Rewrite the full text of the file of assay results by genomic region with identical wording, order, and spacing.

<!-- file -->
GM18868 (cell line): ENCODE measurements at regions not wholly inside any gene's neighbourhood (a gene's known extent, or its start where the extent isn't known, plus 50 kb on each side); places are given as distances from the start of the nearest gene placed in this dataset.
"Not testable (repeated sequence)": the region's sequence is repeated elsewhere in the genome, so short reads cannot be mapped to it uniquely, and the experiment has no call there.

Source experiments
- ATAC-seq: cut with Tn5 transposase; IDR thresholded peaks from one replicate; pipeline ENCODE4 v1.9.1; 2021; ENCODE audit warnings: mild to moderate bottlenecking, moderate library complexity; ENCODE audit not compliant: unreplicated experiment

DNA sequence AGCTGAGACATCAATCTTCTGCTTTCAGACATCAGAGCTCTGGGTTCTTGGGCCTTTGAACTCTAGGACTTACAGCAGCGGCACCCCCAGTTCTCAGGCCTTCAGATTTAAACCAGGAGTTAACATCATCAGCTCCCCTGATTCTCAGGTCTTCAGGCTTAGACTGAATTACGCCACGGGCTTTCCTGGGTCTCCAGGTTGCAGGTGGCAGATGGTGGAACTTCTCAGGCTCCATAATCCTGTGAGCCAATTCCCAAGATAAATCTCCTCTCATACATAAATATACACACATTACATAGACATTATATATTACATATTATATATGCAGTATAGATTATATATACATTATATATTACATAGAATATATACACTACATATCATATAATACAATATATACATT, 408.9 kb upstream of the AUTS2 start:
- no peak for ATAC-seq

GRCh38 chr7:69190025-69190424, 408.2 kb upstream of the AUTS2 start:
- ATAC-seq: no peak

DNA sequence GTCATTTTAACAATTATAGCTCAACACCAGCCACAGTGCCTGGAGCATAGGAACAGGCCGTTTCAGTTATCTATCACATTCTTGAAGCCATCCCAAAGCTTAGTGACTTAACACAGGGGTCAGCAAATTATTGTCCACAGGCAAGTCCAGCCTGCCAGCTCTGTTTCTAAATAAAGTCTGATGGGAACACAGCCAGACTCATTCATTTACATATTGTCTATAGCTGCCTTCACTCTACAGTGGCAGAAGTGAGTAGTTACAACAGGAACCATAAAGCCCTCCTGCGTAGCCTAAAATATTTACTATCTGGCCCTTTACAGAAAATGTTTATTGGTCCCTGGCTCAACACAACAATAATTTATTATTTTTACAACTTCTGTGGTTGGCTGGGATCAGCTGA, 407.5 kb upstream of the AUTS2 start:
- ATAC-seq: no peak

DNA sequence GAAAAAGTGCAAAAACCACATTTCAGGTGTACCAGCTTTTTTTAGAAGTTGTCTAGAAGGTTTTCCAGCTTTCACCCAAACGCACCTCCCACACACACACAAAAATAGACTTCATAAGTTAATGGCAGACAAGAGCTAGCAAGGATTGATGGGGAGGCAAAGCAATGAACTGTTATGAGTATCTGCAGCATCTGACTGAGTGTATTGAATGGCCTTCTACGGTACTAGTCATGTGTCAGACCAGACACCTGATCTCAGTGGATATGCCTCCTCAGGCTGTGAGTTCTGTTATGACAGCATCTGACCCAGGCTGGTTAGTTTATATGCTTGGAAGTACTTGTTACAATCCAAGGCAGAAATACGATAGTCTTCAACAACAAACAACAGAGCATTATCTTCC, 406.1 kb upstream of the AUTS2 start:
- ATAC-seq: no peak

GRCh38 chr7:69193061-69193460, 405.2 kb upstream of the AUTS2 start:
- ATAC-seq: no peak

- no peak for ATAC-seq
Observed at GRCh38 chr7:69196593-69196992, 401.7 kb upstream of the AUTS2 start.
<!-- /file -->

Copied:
GM18868 (cell line): ENCODE measurements at regions not wholly inside any gene's neighbourhood (a gene's known extent, or its start where the extent isn't known, plus 50 kb on each side); places are given as distances from the start of the nearest gene placed in this dataset.
"Not testable (repeated sequence)": the region's sequence is repeated elsewhere in the genome, so short reads cannot be mapped to it uniquely, and the experiment has no call there.

Source experiments
- ATAC-seq: cut with Tn5 transposase; IDR thresholded peaks from one replicate; pipeline ENCODE4 v1.9.1; 2021; ENCODE audit warnings: mild to moderate bottlenecking, moderate library complexity; ENCODE audit not compliant: unreplicated experiment

DNA sequence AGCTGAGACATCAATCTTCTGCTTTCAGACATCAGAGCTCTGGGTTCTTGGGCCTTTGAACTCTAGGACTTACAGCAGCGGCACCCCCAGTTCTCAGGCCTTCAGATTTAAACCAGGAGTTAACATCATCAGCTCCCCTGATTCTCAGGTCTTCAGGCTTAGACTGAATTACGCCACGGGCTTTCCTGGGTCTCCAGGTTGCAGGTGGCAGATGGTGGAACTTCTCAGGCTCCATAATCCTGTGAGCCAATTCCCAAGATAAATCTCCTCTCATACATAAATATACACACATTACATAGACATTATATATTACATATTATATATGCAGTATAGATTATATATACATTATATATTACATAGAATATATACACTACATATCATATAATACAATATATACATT, 408.9 kb upstream of the AUTS2 start:
- no peak for ATAC-seq

GRCh38 chr7:69190025-69190424, 408.2 kb upstream of the AUTS2 start:
- ATAC-seq: no peak

DNA sequence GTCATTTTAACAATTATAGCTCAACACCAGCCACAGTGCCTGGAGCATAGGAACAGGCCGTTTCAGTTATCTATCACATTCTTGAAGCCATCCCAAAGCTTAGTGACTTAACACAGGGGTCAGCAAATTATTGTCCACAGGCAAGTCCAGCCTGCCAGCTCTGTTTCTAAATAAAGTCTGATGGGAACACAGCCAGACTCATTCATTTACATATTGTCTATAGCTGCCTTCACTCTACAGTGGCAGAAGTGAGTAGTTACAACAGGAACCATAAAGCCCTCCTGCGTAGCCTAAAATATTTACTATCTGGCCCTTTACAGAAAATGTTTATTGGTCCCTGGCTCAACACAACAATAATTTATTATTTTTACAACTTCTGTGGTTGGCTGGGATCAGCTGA, 407.5 kb upstream of the AUTS2 start:
- ATAC-seq: no peak

DNA sequence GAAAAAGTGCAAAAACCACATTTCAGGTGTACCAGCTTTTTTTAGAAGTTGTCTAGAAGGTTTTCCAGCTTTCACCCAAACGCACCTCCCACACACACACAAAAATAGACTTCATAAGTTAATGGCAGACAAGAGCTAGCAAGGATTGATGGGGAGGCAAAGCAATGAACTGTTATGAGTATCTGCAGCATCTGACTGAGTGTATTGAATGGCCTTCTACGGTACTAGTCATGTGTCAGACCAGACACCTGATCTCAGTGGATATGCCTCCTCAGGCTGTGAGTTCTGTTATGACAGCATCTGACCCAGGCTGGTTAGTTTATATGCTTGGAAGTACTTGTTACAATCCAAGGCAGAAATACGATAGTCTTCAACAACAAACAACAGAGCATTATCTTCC, 406.1 kb upstream of the AUTS2 start:
- ATAC-seq: no peak

GRCh38 chr7:69193061-69193460, 405.2 kb upstream of the AUTS2 start:
- ATAC-seq: no peak

- no peak for ATAC-seq
Observed at GRCh38 chr7:69196593-69196992, 401.7 kb upstream of the AUTS2 start.